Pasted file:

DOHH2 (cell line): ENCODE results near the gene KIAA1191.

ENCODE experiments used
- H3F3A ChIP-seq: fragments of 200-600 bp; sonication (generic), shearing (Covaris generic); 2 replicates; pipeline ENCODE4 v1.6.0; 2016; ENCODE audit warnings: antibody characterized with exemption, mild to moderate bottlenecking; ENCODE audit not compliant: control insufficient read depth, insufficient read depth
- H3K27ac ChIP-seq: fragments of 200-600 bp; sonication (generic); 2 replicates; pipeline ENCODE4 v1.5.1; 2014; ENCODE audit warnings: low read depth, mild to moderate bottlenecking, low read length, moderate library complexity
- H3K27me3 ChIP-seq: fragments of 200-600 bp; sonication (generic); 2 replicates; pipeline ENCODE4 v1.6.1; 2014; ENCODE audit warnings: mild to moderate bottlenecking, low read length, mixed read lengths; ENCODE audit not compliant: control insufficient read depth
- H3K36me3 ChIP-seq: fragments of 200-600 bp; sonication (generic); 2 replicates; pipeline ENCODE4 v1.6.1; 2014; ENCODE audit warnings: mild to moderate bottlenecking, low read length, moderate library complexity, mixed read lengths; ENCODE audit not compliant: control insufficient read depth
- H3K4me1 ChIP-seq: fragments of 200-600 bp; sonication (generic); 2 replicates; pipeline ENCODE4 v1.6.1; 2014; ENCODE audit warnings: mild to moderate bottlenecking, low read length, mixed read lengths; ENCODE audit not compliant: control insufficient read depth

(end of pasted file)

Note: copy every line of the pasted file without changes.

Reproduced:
DOHH2 (cell line): ENCODE results near the gene KIAA1191.

ENCODE experiments used
- H3F3A ChIP-seq: fragments of 200-600 bp; sonication (generic), shearing (Covaris generic); 2 replicates; pipeline ENCODE4 v1.6.0; 2016; ENCODE audit warnings: antibody characterized with exemption, mild to moderate bottlenecking; ENCODE audit not compliant: control insufficient read depth, insufficient read depth
- H3K27ac ChIP-seq: fragments of 200-600 bp; sonication (generic); 2 replicates; pipeline ENCODE4 v1.5.1; 2014; ENCODE audit warnings: low read depth, mild to moderate bottlenecking, low read length, moderate library complexity
- H3K27me3 ChIP-seq: fragments of 200-600 bp; sonication (generic); 2 replicates; pipeline ENCODE4 v1.6.1; 2014; ENCODE audit warnings: mild to moderate bottlenecking, low read length, mixed read lengths; ENCODE audit not compliant: control insufficient read depth
- H3K36me3 ChIP-seq: fragments of 200-600 bp; sonication (generic); 2 replicates; pipeline ENCODE4 v1.6.1; 2014; ENCODE audit warnings: mild to moderate bottlenecking, low read length, moderate library complexity, mixed read lengths; ENCODE audit not compliant: control insufficient read depth
- H3K4me1 ChIP-seq: fragments of 200-600 bp; sonication (generic); 2 replicates; pipeline ENCODE4 v1.6.1; 2014; ENCODE audit warnings: mild to moderate bottlenecking, low read length, mixed read lengths; ENCODE audit not compliant: control insufficient read depth